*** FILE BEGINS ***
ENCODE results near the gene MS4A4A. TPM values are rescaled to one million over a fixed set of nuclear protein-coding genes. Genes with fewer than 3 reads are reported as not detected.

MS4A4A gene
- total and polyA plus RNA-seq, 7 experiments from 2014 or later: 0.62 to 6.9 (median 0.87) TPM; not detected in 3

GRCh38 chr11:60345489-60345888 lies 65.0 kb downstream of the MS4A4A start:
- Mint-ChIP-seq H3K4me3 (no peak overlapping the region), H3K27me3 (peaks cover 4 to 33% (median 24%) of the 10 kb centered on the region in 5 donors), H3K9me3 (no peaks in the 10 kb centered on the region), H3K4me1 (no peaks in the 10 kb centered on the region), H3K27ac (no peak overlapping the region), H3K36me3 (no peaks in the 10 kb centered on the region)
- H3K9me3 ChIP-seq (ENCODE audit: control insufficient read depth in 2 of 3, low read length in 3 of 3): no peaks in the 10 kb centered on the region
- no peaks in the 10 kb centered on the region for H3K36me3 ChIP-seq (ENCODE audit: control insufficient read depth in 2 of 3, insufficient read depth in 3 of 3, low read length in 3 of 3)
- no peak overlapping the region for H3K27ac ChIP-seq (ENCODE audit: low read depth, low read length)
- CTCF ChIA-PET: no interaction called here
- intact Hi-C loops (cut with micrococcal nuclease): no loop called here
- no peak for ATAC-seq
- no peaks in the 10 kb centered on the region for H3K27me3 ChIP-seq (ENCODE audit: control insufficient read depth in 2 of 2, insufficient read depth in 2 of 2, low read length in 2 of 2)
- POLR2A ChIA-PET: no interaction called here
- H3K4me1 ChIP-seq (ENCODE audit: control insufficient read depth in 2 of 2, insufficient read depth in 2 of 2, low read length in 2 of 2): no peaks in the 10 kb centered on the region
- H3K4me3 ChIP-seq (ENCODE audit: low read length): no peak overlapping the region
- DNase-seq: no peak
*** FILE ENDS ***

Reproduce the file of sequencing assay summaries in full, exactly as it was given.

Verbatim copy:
ENCODE results near the gene MS4A4A. TPM values are rescaled to one million over a fixed set of nuclear protein-coding genes. Genes with fewer than 3 reads are reported as not detected.

MS4A4A gene
- total and polyA plus RNA-seq, 7 experiments from 2014 or later: 0.62 to 6.9 (median 0.87) TPM; not detected in 3

GRCh38 chr11:60345489-60345888 lies 65.0 kb downstream of the MS4A4A start:
- Mint-ChIP-seq H3K4me3 (no peak overlapping the region), H3K27me3 (peaks cover 4 to 33% (median 24%) of the 10 kb centered on the region in 5 donors), H3K9me3 (no peaks in the 10 kb centered on the region), H3K4me1 (no peaks in the 10 kb centered on the region), H3K27ac (no peak overlapping the region), H3K36me3 (no peaks in the 10 kb centered on the region)
- H3K9me3 ChIP-seq (ENCODE audit: control insufficient read depth in 2 of 3, low read length in 3 of 3): no peaks in the 10 kb centered on the region
- no peaks in the 10 kb centered on the region for H3K36me3 ChIP-seq (ENCODE audit: control insufficient read depth in 2 of 3, insufficient read depth in 3 of 3, low read length in 3 of 3)
- no peak overlapping the region for H3K27ac ChIP-seq (ENCODE audit: low read depth, low read length)
- CTCF ChIA-PET: no interaction called here
- intact Hi-C loops (cut with micrococcal nuclease): no loop called here
- no peak for ATAC-seq
- no peaks in the 10 kb centered on the region for H3K27me3 ChIP-seq (ENCODE audit: control insufficient read depth in 2 of 2, insufficient read depth in 2 of 2, low read length in 2 of 2)
- POLR2A ChIA-PET: no interaction called here
- H3K4me1 ChIP-seq (ENCODE audit: control insufficient read depth in 2 of 2, insufficient read depth in 2 of 2, low read length in 2 of 2): no peaks in the 10 kb centered on the region
- H3K4me3 ChIP-seq (ENCODE audit: low read length): no peak overlapping the region
- DNase-seq: no peak